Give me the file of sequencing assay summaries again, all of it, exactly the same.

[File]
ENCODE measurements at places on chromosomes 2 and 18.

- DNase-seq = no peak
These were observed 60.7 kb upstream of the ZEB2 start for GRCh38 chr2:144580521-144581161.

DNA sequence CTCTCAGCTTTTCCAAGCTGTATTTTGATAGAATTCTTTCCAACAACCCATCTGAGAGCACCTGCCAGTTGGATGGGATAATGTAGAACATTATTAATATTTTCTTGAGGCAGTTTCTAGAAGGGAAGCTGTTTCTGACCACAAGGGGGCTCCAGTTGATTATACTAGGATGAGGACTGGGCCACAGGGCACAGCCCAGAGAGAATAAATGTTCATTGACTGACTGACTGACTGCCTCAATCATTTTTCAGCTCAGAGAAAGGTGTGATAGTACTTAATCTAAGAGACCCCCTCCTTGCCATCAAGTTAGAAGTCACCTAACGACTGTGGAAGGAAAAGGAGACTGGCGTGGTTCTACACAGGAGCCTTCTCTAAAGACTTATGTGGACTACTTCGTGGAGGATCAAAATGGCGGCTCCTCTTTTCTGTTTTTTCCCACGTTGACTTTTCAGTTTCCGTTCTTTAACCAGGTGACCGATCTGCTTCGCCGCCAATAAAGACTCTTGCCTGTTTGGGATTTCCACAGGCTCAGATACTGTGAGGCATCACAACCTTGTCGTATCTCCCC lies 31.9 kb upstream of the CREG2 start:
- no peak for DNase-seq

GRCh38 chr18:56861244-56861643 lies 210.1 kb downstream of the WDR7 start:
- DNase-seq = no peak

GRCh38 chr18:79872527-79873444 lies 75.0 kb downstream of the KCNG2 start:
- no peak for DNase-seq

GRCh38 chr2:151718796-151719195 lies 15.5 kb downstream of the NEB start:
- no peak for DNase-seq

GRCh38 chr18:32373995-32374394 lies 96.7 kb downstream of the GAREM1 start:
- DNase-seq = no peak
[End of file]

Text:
ENCODE measurements at places on chromosomes 2 and 18.

- DNase-seq = no peak
These were observed 60.7 kb upstream of the ZEB2 start for GRCh38 chr2:144580521-144581161.

DNA sequence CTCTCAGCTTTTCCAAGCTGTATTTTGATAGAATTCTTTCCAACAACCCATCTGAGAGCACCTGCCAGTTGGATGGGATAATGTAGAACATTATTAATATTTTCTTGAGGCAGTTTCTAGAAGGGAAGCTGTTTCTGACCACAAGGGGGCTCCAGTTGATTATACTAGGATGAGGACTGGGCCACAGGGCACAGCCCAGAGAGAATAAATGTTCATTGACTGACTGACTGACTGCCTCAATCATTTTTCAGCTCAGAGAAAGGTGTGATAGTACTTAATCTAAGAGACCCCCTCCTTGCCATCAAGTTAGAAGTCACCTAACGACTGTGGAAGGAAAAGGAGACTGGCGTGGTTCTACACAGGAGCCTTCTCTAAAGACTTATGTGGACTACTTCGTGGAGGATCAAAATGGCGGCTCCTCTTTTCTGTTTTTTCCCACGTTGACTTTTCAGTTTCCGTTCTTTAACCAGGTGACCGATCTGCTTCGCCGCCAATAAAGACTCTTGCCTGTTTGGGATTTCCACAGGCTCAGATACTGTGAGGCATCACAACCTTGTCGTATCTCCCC lies 31.9 kb upstream of the CREG2 start:
- no peak for DNase-seq

GRCh38 chr18:56861244-56861643 lies 210.1 kb downstream of the WDR7 start:
- DNase-seq = no peak

GRCh38 chr18:79872527-79873444 lies 75.0 kb downstream of the KCNG2 start:
- no peak for DNase-seq

GRCh38 chr2:151718796-151719195 lies 15.5 kb downstream of the NEB start:
- no peak for DNase-seq

GRCh38 chr18:32373995-32374394 lies 96.7 kb downstream of the GAREM1 start:
- DNase-seq = no peak